The two most thrilling reactions for MPs – as I understand it – are 1) a dense, party-wide Hear, Hear! which carries the speaker on the crest of approval. And 2) a sudden, still, congregational silence in the great chamber. In this version, the packed Commons holds its breath. Every listener is caught by the throat.
1) is hard, and rarer as the years have passed, but 2) is relatively easy. It is prompted by some “horrific incident” or “terrible tragedy” and strikes every person present into pious silence.
The Commons has got wise to it now, and the body count is rising with every passing PMQs. The signal that the trick is being played again is usually a name, a Christian name (Sh! Sh! the monitors go), then the fact of a child, a victim, a death.
Today, with names and details, we had a stillbirth, a death by dogs, three suicides and an air pollution fatality. Thirty-one deaths a day by breast cancer were referenced, though not by name (that’ll be next: “We shall never forget them.”).
The temptation, which the Tory Member didn’t successfully resist, is to dally in the spotlight. It’s a very fine line. One extra sentence and you look like you’re making a meal of it, fine dining in the sacred silence.
Better would be not to do it all; to find another way to demonstrate that politicians are human, that they share our concerns.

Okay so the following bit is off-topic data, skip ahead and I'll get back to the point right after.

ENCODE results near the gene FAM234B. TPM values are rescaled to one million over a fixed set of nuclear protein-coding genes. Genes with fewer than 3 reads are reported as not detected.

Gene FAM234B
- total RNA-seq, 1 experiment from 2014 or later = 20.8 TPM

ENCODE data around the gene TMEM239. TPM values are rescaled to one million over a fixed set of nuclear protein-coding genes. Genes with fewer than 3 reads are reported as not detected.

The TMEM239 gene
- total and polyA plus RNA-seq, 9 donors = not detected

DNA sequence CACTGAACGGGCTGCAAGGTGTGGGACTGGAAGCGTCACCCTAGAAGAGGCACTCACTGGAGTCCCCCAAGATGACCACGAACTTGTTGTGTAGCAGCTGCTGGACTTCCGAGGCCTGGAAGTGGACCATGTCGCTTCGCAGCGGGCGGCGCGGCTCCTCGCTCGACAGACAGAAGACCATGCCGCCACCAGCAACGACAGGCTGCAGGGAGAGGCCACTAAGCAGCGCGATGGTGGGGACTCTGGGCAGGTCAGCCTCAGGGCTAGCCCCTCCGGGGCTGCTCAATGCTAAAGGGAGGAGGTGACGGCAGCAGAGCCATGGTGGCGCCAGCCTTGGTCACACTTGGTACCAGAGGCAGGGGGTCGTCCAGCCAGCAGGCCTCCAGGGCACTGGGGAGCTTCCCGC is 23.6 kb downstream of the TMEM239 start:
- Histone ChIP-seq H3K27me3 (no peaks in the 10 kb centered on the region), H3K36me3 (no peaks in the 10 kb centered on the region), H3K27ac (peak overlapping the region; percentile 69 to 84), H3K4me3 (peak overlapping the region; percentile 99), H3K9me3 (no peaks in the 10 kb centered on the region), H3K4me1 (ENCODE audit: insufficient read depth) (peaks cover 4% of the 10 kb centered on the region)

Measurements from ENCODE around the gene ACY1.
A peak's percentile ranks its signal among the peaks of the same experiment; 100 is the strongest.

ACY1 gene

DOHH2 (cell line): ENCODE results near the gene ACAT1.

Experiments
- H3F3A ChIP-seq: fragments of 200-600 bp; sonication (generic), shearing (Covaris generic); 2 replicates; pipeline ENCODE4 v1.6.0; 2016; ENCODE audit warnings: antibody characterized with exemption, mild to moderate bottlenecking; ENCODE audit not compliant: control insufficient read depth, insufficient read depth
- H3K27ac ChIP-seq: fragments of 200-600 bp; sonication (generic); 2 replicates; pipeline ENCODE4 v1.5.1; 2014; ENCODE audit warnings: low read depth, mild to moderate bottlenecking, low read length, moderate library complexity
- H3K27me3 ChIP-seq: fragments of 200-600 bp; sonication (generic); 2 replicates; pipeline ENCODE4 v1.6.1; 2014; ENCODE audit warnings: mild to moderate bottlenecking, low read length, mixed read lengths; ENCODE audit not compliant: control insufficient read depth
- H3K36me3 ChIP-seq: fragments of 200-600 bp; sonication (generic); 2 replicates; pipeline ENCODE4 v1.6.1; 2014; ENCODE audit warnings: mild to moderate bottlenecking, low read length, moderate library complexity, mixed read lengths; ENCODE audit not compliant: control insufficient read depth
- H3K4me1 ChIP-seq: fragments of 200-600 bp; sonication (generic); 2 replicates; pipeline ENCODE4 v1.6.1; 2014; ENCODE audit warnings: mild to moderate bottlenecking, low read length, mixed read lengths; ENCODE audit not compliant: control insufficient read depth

They might, for instance, demand more houses be built, get young people into mortgages, reform the NHS – all the things that Liam Fox asked for in “a small business test” so that “every white van man and white coat technician would regard the Conservative party as their natural home.” We may have to leave that for the next generation and a Conservative party of 100 MPs.
Keir Starmer did better than usual by applying some sort of forensic pressure on Zahawi’s sacking. How could the Prime Minister not know there was a scandal brewing? It had been in The Independent, in The Observer, in the Financial Times. “Or was he just too” (wait for it) “incurious?”
Rishi “Incurious” Sunak (the name’s not going to stick) stood by the process he followed, as had been demanded by Keir and others, and he was able to come back with a very decent wallop when accused of letting Dominic Raab off the twenty-four accusations of bullying.
“If he’s so concerned!” the PM began and singed him with Rosie Duffield’s assertion that being in the Labour party was “like being in an abusive relationship.” He rather let himself down with, “If he can’t be trusted to stand up for women how can he be trusted to stand up for Britain?” But his backbenches picked up the cue and gave it their all. That great roar – was it of support, or of relief?
Nevertheless, it should be noted that vitality is fading visibly from the Commons. The benches fill up late and empty early. The cross benches near the front door had a total of fifteen Members in them; and well before the end of the session, backbenchers left to go about their more important business.
When the action drains from Parliament it ends up on the street. No one, except the worst of us (in which I don’t include myself) wants that.